BALTIMORE // Abu Dhabi is not the first destination most Americans think of when they consider visiting the Middle East.
And that is why a delegation from the Abu Dhabi Tourism Authority (ADTA) this week for the first time took part in a major convention targeting the high-end US travel and tourism market.
The Americas Meetings & Events Exhibition, which ended on Thursday in Baltimore, was a "good first step" to the US market and could have a significant impact on travel to Abu Dhabi and the Gulf region generally, said Sultan Al Ameri, ADTA's international promotion executive.
"The US represents a whole continent and has people from all over the world and from mixed cultural backgrounds," Mr Al Ameri said. The exhibition "is a big first step into that market".
Abu Dhabi's attendance at the Baltimore expo is the first of several moves to more fully tap the US travel market. In September, the ADTA is to open a country bureau in New York.
Al Merschen, who will lead the office, said this was a good time to raise awareness of Abu Dhabi in the US.
"The market is beginning to rebound, especially the upscale market," Mr Merschen said.
The challenge, he said, was to educate American travellers about the possibilities in Abu Dhabi by targeting industry leaders whose opinions could "filter down".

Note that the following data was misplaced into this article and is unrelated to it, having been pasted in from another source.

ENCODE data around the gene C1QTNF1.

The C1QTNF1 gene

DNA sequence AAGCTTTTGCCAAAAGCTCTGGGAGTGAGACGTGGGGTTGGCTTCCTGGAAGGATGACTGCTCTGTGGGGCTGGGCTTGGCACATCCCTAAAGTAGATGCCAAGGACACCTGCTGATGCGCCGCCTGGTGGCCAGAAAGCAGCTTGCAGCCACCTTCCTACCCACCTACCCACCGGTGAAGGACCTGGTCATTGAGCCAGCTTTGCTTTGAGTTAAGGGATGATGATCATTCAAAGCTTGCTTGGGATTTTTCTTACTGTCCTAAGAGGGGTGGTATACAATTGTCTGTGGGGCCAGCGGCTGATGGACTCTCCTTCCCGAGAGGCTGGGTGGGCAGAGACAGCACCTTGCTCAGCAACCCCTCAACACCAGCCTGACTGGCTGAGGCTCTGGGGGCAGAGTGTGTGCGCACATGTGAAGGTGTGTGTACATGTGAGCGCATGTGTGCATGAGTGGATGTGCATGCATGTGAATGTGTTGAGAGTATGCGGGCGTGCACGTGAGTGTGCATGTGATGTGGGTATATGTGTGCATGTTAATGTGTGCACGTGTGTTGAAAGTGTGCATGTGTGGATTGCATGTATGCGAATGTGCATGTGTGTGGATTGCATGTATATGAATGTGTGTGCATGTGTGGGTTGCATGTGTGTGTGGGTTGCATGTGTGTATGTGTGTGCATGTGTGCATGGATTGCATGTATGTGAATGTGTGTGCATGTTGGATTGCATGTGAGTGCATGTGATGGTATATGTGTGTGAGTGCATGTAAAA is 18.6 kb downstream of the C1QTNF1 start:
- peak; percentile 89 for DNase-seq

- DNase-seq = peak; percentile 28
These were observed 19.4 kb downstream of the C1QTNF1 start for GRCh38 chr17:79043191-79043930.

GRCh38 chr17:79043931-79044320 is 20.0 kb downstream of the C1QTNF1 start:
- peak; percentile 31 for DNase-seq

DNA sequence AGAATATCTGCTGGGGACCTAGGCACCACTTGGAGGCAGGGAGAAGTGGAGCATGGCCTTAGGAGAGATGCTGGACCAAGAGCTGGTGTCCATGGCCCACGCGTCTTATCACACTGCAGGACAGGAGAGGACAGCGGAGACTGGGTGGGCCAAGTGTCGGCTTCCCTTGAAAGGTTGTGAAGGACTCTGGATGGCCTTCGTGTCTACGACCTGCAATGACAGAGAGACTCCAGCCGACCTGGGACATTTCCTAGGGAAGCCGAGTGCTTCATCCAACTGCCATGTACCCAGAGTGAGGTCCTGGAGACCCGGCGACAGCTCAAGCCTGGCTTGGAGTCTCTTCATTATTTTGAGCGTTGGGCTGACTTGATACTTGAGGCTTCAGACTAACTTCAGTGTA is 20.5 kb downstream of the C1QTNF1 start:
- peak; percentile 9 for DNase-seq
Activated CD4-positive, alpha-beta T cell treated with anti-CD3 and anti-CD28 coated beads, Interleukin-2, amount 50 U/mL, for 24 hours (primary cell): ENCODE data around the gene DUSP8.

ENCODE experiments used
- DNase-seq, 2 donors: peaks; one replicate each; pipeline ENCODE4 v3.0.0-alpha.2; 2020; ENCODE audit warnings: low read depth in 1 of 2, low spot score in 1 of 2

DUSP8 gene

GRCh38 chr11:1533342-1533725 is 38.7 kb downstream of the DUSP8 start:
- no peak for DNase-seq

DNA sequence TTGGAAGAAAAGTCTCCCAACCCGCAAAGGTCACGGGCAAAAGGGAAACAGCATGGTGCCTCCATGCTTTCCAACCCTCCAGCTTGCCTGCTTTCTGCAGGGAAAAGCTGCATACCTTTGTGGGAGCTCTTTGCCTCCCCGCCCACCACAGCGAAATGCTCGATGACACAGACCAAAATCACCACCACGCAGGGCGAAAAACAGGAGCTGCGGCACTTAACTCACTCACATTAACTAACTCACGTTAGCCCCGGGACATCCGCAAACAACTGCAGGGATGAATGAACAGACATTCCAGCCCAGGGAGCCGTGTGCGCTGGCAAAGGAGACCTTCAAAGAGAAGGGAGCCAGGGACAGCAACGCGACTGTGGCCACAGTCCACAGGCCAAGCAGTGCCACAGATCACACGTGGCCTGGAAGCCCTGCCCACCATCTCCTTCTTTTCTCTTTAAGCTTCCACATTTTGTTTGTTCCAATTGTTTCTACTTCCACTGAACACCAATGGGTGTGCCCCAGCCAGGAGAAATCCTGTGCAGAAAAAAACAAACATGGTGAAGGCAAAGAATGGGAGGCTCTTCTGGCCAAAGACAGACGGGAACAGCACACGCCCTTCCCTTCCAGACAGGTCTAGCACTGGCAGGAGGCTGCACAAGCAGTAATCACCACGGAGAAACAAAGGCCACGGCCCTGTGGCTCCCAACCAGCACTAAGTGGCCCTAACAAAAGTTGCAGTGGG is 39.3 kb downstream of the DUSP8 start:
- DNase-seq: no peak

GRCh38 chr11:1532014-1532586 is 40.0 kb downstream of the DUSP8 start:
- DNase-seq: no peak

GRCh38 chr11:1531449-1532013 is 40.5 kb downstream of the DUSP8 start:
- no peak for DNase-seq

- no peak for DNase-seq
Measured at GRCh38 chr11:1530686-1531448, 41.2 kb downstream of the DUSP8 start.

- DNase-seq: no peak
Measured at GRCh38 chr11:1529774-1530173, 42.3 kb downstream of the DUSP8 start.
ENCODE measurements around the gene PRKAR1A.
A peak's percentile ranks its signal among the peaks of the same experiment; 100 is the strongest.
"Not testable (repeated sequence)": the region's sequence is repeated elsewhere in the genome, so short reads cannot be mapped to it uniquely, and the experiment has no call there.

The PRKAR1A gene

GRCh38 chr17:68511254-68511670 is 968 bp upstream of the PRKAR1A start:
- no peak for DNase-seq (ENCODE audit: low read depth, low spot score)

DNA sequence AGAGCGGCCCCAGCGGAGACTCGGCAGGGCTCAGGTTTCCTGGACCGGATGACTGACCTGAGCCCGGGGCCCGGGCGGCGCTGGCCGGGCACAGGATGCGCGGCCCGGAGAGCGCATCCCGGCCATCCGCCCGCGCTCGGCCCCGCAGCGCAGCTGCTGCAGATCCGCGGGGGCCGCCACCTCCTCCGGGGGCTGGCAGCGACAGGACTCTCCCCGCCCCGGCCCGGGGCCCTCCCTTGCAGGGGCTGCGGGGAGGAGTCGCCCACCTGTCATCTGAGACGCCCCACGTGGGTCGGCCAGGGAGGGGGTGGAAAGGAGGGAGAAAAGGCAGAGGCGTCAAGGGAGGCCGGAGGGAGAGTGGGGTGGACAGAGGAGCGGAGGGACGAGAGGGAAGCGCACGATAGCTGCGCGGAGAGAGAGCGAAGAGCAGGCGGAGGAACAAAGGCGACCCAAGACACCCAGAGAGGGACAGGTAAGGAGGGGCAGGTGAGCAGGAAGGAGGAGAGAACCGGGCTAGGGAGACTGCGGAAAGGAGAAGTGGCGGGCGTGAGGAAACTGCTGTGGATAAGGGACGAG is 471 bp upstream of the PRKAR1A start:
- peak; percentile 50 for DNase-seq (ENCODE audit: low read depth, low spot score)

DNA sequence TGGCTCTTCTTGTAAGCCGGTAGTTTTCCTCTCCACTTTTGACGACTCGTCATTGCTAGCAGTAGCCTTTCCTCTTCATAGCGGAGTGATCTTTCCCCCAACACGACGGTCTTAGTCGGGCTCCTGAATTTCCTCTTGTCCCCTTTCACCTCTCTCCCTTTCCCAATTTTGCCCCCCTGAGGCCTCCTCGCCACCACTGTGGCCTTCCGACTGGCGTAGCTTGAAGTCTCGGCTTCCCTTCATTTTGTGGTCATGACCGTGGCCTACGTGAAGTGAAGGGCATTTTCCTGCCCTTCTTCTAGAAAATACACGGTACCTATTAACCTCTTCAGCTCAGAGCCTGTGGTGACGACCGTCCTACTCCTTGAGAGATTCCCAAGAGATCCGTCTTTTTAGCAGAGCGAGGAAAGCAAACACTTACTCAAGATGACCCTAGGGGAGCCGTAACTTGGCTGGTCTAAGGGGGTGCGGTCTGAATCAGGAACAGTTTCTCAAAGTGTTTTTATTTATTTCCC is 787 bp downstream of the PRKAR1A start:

"Most Americans paint the region with one big brush. We are targeting the more sophisticated travellers, those who can place Abu Dhabi on a map and know the difference between this part of the region and others," he said.
Among the potential buyers at the expo were Patricia Newton, of Newton-Thoth, an international meetings and event management company.
"My clients show a lot of interest in both Dubai and Abu Dhabi," said Ms Newton.
The drop in the price of hotel rooms has brought Abu Dhabi firmly on to the radar, she said. And where Dubai previously had the higher profile, more of her clients were expressing an interest in Abu Dhabi.
"There is instant curiosity about Abu Dhabi, which is seen as an easier transition into the region and an ideal place to learn more about the culture," she said.
The Abu Dhabi delegation included tour and travel operators, the Rocco Forte Hotel Abu Dhabi, which opens this year, Abu Dhabi National Exhibition Centre, Emirates Palace and Etihad Airways.
The ADTA will be targeting major US travel conglomerates, five of which together control 85 percent of all US travel agencies. Two alone, Virtuoso and Signature, together generate more than US$10 billion (Dh36.73bn) of travel business, said Mr Merschen.
The US market has strong potential for Abu Dhabi. The Abu Dhabi carrier Etihadprovides direct service from New York and Chicago and is understood to be looking this year to expand the number of US destinations it serves.
The entry into Abu Dhabi of big international brands including New York University, the Guggenheim and Ferrari has also raised the emirate's profile.
Last year, the US was the third-largest market for Abu Dhabi hotels with some 78,985 Americans staying in the emirate's hotels - a 16 per cent rise on 2009. That trend has continued in the first four months of this year, with 6 per cent more US hotel guests than in the same period last year.
Room rates have dropped 24 per cent over the past year, making the previously expensive destination much more attractive.